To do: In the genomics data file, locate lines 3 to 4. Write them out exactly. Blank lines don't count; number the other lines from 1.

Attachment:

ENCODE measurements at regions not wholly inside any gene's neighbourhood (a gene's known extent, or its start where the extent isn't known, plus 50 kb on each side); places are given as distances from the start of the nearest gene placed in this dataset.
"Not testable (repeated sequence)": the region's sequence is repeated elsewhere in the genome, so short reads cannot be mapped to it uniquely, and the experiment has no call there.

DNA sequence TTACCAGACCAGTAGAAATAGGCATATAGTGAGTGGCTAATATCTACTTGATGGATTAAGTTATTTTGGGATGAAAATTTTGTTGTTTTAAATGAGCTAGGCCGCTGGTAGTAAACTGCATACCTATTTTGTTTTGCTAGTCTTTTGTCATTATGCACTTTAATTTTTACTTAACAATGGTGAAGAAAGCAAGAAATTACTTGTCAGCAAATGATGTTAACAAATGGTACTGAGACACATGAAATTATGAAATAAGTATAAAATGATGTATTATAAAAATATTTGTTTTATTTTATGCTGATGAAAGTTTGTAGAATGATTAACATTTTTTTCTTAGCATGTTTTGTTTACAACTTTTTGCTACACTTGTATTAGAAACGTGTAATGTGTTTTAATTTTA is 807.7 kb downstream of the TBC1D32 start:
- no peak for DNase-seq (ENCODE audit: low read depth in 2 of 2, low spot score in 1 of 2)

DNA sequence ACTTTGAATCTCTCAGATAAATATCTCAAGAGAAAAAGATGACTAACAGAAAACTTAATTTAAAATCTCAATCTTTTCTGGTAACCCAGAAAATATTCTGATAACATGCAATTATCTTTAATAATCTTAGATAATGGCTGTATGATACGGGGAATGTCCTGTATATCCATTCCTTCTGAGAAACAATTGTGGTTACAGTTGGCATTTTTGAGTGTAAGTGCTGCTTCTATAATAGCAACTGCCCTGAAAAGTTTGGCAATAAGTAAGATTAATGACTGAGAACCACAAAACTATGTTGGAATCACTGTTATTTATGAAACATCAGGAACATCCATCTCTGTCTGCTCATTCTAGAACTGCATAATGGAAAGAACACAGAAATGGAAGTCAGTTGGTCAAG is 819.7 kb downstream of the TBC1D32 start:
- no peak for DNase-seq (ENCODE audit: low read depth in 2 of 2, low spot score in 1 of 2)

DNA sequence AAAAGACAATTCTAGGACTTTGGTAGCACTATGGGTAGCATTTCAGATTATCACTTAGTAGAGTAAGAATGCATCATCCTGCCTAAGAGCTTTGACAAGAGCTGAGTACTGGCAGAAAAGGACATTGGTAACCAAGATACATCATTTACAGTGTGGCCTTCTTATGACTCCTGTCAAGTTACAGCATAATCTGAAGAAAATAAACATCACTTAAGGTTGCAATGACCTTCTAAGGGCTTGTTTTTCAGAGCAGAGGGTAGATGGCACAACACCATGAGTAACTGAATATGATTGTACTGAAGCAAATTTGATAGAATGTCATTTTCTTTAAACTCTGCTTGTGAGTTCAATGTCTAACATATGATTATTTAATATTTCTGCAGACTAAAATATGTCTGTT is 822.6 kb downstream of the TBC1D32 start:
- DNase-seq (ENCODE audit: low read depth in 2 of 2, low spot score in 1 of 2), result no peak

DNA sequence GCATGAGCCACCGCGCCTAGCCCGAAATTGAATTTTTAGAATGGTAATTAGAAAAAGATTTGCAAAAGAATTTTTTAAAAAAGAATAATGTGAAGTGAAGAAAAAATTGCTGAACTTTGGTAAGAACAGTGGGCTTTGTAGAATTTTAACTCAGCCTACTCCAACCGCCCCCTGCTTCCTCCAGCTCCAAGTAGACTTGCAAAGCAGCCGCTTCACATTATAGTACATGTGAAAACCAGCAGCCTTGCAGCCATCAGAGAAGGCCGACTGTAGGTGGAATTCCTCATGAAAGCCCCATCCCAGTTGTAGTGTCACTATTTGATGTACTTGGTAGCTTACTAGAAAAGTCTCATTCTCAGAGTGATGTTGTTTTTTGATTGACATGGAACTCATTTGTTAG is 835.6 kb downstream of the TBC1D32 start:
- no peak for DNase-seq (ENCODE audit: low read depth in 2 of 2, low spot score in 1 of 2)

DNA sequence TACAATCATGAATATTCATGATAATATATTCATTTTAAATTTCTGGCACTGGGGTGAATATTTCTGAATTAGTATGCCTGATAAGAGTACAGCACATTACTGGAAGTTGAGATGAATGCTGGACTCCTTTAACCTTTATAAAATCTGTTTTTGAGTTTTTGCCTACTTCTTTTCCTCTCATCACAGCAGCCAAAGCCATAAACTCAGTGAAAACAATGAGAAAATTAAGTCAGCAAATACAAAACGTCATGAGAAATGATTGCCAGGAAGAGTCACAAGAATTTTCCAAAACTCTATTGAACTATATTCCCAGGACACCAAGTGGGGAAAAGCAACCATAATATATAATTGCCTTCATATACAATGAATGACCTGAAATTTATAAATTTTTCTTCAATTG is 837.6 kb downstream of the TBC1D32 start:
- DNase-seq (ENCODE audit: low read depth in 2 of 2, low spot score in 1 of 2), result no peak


DNA sequence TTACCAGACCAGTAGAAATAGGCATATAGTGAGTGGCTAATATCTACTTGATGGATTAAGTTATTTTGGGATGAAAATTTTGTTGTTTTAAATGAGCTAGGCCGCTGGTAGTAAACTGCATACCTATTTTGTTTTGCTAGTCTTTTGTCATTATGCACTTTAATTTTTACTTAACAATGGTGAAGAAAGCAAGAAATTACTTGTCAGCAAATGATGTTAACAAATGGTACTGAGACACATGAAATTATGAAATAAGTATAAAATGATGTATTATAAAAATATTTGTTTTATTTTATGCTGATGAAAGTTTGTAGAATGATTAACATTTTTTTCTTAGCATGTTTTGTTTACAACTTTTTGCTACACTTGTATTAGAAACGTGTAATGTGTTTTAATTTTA is 807.7 kb downstream of the TBC1D32 start:
- no peak for DNase-seq (ENCODE audit: low read depth in 2 of 2, low spot score in 1 of 2)